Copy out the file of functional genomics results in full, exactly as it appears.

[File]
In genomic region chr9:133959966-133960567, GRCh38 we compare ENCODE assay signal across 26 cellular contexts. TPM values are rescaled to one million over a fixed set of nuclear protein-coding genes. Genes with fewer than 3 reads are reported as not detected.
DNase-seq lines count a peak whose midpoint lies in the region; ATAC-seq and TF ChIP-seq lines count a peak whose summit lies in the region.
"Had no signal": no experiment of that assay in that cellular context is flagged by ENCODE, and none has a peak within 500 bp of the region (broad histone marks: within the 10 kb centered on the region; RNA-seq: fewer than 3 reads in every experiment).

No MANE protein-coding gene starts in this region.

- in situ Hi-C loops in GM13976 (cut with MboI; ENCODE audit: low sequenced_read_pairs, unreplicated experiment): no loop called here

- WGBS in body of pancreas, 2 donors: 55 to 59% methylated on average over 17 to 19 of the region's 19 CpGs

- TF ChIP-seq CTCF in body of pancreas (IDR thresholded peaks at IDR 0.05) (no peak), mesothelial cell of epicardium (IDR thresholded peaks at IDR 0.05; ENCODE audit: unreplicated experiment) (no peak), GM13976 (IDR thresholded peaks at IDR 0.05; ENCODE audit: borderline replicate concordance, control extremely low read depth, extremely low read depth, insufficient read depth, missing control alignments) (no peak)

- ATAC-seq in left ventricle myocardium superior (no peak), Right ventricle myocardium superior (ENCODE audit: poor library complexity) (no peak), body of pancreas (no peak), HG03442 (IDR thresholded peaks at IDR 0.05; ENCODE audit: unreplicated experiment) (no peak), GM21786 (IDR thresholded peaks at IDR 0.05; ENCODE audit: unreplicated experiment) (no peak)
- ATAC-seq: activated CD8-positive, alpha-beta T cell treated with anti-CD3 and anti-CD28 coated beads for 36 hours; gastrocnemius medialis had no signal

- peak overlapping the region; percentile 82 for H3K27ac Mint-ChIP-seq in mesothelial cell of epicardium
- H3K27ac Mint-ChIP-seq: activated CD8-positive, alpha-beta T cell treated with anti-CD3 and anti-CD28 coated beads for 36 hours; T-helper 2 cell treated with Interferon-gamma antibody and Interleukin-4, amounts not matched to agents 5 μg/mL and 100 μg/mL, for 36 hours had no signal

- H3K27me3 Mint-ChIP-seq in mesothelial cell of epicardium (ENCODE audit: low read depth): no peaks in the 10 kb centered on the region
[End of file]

In genomic region chr9:133959966-133960567, GRCh38 we compare ENCODE assay signal across 26 cellular contexts. TPM values are rescaled to one million over a fixed set of nuclear protein-coding genes. Genes with fewer than 3 reads are reported as not detected.
DNase-seq lines count a peak whose midpoint lies in the region; ATAC-seq and TF ChIP-seq lines count a peak whose summit lies in the region.
"Had no signal": no experiment of that assay in that cellular context is flagged by ENCODE, and none has a peak within 500 bp of the region (broad histone marks: within the 10 kb centered on the region; RNA-seq: fewer than 3 reads in every experiment).

No MANE protein-coding gene starts in this region.

- in situ Hi-C loops in GM13976 (cut with MboI; ENCODE audit: low sequenced_read_pairs, unreplicated experiment): no loop called here

- WGBS in body of pancreas, 2 donors: 55 to 59% methylated on average over 17 to 19 of the region's 19 CpGs

- TF ChIP-seq CTCF in body of pancreas (IDR thresholded peaks at IDR 0.05) (no peak), mesothelial cell of epicardium (IDR thresholded peaks at IDR 0.05; ENCODE audit: unreplicated experiment) (no peak), GM13976 (IDR thresholded peaks at IDR 0.05; ENCODE audit: borderline replicate concordance, control extremely low read depth, extremely low read depth, insufficient read depth, missing control alignments) (no peak)

- ATAC-seq in left ventricle myocardium superior (no peak), Right ventricle myocardium superior (ENCODE audit: poor library complexity) (no peak), body of pancreas (no peak), HG03442 (IDR thresholded peaks at IDR 0.05; ENCODE audit: unreplicated experiment) (no peak), GM21786 (IDR thresholded peaks at IDR 0.05; ENCODE audit: unreplicated experiment) (no peak)
- ATAC-seq: activated CD8-positive, alpha-beta T cell treated with anti-CD3 and anti-CD28 coated beads for 36 hours; gastrocnemius medialis had no signal

- peak overlapping the region; percentile 82 for H3K27ac Mint-ChIP-seq in mesothelial cell of epicardium
- H3K27ac Mint-ChIP-seq: activated CD8-positive, alpha-beta T cell treated with anti-CD3 and anti-CD28 coated beads for 36 hours; T-helper 2 cell treated with Interferon-gamma antibody and Interleukin-4, amounts not matched to agents 5 μg/mL and 100 μg/mL, for 36 hours had no signal

- H3K27me3 Mint-ChIP-seq in mesothelial cell of epicardium (ENCODE audit: low read depth): no peaks in the 10 kb centered on the region